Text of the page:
Project challenged

After the PSC voted unanimously in 2019 to approve construction of the 102-mile line between Dubuque, Iowa, and Middleton, conservation groups, along with Dane County and other local governments, claimed the commission’s vote was tainted by the appearance of bias.

They cited Huebsch’s service on an advisory board for the regional grid operator, MISO, which supported construction of the line, but later discovered that Huebsch traded dozens of messages with utility executives while the case was in front of the PSC and later applied to be CEO of Dairyland Power, a job he didn’t get.

Huebsch said the messages were purely personal exchanges with old friends.

Agreeing that the evidence created an “appearance of bias,” Frost ordered Huebsch to submit to questioning and turn over his personal cellphone and passwords.

Opponents gave up on the phone records after Huebsch appealed, but they later issued a second subpoena demanding Huebsch testify in court.

Huebsch then asked the Supreme Court to block the subpoena and overturn Frost’s “appearance of bias” standard.

More to come

While it was a setback for opponents, Thursday’s ruling clears a path for a federal judge to consider the same due process claims and for Frost to rule on the merits of the PSC’s construction permit itself.

“A fair review of the evidence will show that there are better, more cost-effective, more environmentally sound, and more flexible alternatives for reliable clean energy in the Wisconsin Driftless Area,” attorney Howard Learner said.

Approved Cardinal-Hickory Creek transmission line route map

A federal judge previously ruled the line cannot cross the Upper Mississippi River National Wildlife and Fish Refuge, which stretches some 261 miles from Wabasha, Minnesota, to the Quad Cities.

Utilities have continued building on either side of the river — spending more than $277 million so far — while a federal appeals court considers the case, despite the judge’s admonition against creating “an orchestrated train wreck.”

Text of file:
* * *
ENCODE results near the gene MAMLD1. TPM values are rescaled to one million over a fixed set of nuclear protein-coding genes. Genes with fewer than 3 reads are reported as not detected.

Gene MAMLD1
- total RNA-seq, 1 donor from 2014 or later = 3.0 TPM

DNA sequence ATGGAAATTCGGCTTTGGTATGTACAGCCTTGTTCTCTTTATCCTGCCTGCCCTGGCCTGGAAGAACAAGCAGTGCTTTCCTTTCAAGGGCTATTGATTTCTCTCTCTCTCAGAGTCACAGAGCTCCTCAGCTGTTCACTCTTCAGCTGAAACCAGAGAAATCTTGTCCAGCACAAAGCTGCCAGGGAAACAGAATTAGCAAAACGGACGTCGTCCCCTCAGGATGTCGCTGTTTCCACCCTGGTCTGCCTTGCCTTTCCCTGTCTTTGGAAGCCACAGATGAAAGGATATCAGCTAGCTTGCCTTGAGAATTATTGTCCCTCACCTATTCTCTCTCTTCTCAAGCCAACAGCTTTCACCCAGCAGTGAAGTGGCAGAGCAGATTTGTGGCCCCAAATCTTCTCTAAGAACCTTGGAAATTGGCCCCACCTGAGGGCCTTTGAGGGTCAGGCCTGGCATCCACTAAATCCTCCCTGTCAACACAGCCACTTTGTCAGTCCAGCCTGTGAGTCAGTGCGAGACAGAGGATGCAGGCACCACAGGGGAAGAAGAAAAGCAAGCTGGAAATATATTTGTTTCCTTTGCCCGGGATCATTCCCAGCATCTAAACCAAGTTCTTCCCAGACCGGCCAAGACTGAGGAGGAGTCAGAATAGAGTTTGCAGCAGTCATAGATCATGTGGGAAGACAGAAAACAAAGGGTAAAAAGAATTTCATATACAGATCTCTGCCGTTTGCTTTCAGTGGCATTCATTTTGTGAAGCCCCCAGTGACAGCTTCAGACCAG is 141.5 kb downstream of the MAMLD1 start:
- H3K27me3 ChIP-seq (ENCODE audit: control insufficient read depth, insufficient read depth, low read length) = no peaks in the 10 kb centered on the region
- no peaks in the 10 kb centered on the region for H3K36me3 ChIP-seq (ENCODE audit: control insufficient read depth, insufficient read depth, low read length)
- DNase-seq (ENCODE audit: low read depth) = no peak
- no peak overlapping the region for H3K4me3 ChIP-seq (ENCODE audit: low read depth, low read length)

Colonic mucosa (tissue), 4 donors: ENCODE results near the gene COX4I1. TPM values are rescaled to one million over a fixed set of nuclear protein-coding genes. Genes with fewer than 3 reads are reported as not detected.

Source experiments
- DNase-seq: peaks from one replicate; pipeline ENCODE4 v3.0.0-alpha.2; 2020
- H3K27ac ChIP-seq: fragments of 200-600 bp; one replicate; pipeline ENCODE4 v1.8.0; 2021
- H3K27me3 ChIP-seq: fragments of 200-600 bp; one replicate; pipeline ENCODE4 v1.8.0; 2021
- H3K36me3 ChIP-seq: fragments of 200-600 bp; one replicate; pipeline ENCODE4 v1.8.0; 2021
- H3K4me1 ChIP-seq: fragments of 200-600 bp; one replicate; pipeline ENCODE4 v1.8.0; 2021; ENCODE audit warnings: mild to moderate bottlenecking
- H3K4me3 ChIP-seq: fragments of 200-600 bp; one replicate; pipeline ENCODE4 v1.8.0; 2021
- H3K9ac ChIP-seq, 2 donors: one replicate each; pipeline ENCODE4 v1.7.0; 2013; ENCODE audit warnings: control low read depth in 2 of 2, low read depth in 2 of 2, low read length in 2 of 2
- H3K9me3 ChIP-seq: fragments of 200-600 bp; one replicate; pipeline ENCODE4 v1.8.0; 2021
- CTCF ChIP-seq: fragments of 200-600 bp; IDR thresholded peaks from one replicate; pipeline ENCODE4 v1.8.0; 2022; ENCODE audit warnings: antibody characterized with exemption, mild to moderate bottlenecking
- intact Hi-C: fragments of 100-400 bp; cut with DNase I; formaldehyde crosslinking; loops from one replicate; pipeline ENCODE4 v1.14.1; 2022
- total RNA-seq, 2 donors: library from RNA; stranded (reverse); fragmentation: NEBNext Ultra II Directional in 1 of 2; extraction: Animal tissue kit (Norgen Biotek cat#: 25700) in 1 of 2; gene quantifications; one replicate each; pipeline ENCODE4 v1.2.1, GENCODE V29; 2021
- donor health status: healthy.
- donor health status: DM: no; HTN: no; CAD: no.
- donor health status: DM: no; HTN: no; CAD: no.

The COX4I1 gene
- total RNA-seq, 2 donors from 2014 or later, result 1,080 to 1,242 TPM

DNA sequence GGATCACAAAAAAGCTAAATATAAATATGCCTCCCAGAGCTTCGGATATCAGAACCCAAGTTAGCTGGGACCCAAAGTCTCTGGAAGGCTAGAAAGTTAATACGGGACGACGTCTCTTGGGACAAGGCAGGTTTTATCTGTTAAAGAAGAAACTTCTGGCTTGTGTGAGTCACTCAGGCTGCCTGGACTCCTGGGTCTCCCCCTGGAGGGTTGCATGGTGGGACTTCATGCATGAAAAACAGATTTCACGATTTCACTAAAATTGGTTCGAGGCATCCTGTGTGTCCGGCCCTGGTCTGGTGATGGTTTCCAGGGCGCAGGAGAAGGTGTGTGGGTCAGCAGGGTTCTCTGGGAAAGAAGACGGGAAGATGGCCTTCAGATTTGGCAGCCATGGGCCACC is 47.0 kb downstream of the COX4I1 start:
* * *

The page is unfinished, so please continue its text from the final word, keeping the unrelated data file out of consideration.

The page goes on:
In May, the utilities notified regulators that the project would exceed the approved $492 million price tag by more than 10% because of rising material prices and the ongoing legal battle.

Consumer advocates have called on regulators to halt construction until the court case is settled, arguing “the project is operating without a route, expected benefits, or a cost cap,” but the PSC has so far ignored such requests.

Utility spokesperson Alissa Braatz said they “look forward to successfully concluding the litigation” for the project, which they say is needed to support dozens of clean energy resources across the Midwest

“Utilities across our region are depending on the Cardinal-Hickory Creek project to facilitate the region’s transition away from fossil fuels and support decarbonization goals,” Braatz said.


A work crew begins to install a tower Thursday as part of the Cardinal-Hickory Creek power line along County Highway P in Cross Plains.

Gas plant

Thursday’s high court ruling also undercuts efforts to block construction of a $700 million gas-fired power plant in Superior.

Environmental groups challenged the PSC’s approval for the Nemadji Trail Energy Center, a 625-megawatt generator to be jointly owned by Dairyland and two Minnesota utilities.

Frost ruled in May that the PSC’s environmental review of the plant was sufficient under state law. But he delayed ruling on whether Huebsch’s application to lead Dairyland created an appearance of bias until the high court issued a decision in the Cardinal-Hickory Creek case.

Opponents last week appealed his May decision.